THE BLOG

Heroes at Work: The Job Talents of Vets

07/01/2013 04:30 pm 16:30:36 | Updated Aug 31, 2013

Co-written with David Muir, Jr., Senior Vice President, Veteran Staffing Network, Easter Seals Serving DC | MD | VA

As a U.S. Marine, Tonia had served her country valiantly. But on the home front, she found herself in a troubling personal battle. She lost her job. She began receiving eviction notices. Then, her car was repossessed.

Unfortunately, Tonia's story is not rare. Despite valuable work and leadership skills, veterans experience unemployment -- and homelessness -- at rates significantly above the national average.

Addressing this national problem requires a holistic approach that provides support and guidance to both vets and businesses. Such a strategy was the impetus behind the Veteran Staffing Network (VSN), an initiative launched this month by Easter Seals Serving DC | MD | VA, and Capital One Bank, headquartered in McLean, Va.

The experience Easter Seals has in serving the nation's most vulnerable populations for nearly 100 years serves as the foundation of VSN, a self-sustaining social enterprise that serves the entire military community.

VSN serves as a nonprofit staffing agency, helping connect businesses seeking top-notch job candidates with veterans and their spouses seeking employment. The agency recognizes that support for our veterans returning to the workforce should not stop at job placement, but should also focus on retention and long-term employment.

With the support of Easter Seals, Tonia is now working as a dispatcher. Easter Seals helped her in crafting a resume. It gave her training in mock interviews. She was even taken shopping to buy clothes for meetings with potential employers. Ultimately, the program helped Tonia find a job and achieve financial stability.

"It makes you realize that you are still important to society," Tonia said, speaking of her experience in the program and returning to the workforce after service.

Each veteran in the program is teamed with an Easter Seals mentor, who helps manage logistical and emotional challenges that could sabotage a veteran's chances for long-term success on the job.

Furthermore, the businesses in this partnership need help too. While experts in their fields, many employers are likely not aware of the unique talents that military service can equip veterans with or the unique challenges that veterans returning to the civilian workforce face. The Veteran Staffing Network program offers workshops for businesses looking to employ veterans that hone management skills and broaden company outreach.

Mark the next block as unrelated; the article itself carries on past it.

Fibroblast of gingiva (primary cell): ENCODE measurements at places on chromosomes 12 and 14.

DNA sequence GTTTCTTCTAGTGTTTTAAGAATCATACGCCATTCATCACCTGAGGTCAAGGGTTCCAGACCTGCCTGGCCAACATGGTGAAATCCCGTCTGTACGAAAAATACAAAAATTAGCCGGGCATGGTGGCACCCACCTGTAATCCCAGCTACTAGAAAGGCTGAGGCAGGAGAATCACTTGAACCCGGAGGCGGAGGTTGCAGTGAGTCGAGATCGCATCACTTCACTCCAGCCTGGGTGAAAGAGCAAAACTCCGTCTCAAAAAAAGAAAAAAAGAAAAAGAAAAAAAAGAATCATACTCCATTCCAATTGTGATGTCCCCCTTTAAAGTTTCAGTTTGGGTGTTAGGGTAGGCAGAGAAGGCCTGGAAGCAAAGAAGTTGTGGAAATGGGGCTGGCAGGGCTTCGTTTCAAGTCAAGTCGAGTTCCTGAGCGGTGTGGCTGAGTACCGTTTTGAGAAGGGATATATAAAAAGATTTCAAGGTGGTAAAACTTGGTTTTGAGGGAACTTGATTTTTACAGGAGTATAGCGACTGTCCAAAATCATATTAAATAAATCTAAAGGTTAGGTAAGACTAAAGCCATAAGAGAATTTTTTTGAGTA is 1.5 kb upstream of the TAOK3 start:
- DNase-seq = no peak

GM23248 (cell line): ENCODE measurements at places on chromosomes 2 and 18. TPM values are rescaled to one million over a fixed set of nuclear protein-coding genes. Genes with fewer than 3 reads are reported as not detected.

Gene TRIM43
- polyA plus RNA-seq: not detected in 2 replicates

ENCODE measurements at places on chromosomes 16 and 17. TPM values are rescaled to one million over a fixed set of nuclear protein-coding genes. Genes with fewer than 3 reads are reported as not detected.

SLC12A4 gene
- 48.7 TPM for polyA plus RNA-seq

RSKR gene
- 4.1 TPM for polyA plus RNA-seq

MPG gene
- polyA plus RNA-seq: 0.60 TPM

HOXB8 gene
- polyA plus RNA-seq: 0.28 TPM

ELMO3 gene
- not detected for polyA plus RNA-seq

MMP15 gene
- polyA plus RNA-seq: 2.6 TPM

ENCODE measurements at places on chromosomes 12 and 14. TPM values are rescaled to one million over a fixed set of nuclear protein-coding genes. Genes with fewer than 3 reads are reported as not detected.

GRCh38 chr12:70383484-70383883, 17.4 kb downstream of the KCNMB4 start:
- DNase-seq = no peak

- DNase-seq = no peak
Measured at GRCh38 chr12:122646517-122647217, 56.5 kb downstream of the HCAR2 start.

The network is also devoted to supporting the full spectrum of challenges facing veterans and their families. That can mean assistance with child care, extensive training for care-givers and emotional support for spouses, among other services. Additionally, wounded warriors receive special attention and assistance.

The work of the Veterans Staffing Network means that more jobs are being filled by people with suitable skills. That is a boon to vets and a huge boost for the overall economy.

While many organizations want to hire veterans and support our military families, they may not know where to start. Here are some tips from the Veteran Staffing Network:

1. Educate Your Company on Available Resources:

- Plug into your state's Department of Labor/ Veteran Employment Programs.

- Tap into local Veteran Service Organizations (VSOs).

- Introduce your business to the American Job Center near you (www.servicelocator.org) and request a meeting with the Disabled Veteran Employment Professional (DVOP) or Local Veteran Employment Representative (LVER).

2. Recognize the Value of Military Talent, such as high performance, loyalty, punctuality, respect for teamwork and the meaning of a larger mission. Encourage staff to appreciate how these traits will strengthen an organization. The investment extended to hire a veteran will provide a return in many ways.

3. Become Familiar with Skills Translation. Many jobs in the civilian workforce correlate directly to roles and skills developed in the military. The challenge for most employers is understanding how these military skills relate to the needs of a civilian organization. To learn more about how military expertise can translate, check www.OnetOnline.org from the U.S. Department of Labor and www.H2H.jobs from the U.S Department of Defense.

4. Hire for Aptitude Not Experience. Employers frequently do not realize that the experience gained in the military is fast-paced and detailed. A job candidate with six months of experience in a particular function in the military might have more "hands on" time than a civilian counterpart with years in the role. Evaluate a service member's qualifications on the basis of skills.

Hiring a veteran brings extraordinary new skills to an organization. It can also inspire colleagues who might never have pulled on a uniform. The entire team becomes stronger.

To learn more, contact the Veteran Staffing Network at 855.VETS111 or visit www.VSNUSA.org.